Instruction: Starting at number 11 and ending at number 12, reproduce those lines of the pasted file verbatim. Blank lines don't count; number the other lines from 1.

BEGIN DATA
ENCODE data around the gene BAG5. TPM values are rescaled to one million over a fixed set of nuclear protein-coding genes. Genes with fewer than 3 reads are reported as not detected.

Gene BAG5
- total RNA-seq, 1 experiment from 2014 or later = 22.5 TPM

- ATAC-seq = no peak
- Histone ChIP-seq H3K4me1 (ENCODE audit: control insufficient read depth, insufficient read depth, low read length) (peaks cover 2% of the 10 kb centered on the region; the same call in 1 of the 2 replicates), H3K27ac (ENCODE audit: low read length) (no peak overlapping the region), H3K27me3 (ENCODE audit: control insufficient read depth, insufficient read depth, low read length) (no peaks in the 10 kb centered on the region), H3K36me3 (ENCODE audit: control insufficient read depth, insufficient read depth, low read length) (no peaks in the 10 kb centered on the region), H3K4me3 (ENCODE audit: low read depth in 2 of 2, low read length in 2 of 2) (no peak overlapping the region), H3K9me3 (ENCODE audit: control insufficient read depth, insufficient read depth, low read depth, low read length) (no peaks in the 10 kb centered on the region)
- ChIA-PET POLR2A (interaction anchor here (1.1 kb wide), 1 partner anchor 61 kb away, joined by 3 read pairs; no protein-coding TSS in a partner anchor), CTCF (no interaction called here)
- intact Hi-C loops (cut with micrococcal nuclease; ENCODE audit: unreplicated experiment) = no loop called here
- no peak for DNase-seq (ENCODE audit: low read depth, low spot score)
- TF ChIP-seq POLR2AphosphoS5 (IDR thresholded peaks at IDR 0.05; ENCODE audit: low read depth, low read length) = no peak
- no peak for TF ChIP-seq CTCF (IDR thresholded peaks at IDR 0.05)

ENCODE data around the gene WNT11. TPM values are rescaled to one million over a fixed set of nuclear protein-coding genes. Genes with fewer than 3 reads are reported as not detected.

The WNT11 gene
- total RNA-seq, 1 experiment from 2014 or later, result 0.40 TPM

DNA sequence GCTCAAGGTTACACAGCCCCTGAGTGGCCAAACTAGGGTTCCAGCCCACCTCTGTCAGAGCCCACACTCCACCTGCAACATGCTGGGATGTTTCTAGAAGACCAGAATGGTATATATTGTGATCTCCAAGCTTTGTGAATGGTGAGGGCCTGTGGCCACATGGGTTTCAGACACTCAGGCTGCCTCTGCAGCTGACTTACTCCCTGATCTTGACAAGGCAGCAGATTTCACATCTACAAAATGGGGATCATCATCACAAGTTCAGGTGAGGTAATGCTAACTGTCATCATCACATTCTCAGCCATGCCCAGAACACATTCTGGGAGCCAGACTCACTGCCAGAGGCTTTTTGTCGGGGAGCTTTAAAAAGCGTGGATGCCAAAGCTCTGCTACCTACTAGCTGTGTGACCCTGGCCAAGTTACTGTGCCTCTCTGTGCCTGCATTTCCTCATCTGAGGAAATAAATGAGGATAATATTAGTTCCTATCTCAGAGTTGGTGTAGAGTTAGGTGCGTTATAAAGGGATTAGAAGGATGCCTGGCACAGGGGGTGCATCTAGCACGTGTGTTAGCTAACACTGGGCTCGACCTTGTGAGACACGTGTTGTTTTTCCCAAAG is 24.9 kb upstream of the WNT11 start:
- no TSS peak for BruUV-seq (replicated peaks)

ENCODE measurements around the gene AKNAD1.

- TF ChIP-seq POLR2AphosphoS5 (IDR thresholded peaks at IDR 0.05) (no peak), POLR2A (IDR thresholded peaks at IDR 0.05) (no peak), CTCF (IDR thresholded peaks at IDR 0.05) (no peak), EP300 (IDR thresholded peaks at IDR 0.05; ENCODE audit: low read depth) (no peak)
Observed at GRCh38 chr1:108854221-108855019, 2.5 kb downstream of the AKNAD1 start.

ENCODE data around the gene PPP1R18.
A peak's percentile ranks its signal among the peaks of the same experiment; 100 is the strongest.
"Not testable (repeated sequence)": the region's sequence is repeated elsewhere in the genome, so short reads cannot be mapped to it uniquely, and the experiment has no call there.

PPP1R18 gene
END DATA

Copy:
ENCODE data around the gene WNT11. TPM values are rescaled to one million over a fixed set of nuclear protein-coding genes. Genes with fewer than 3 reads are reported as not detected.

The WNT11 gene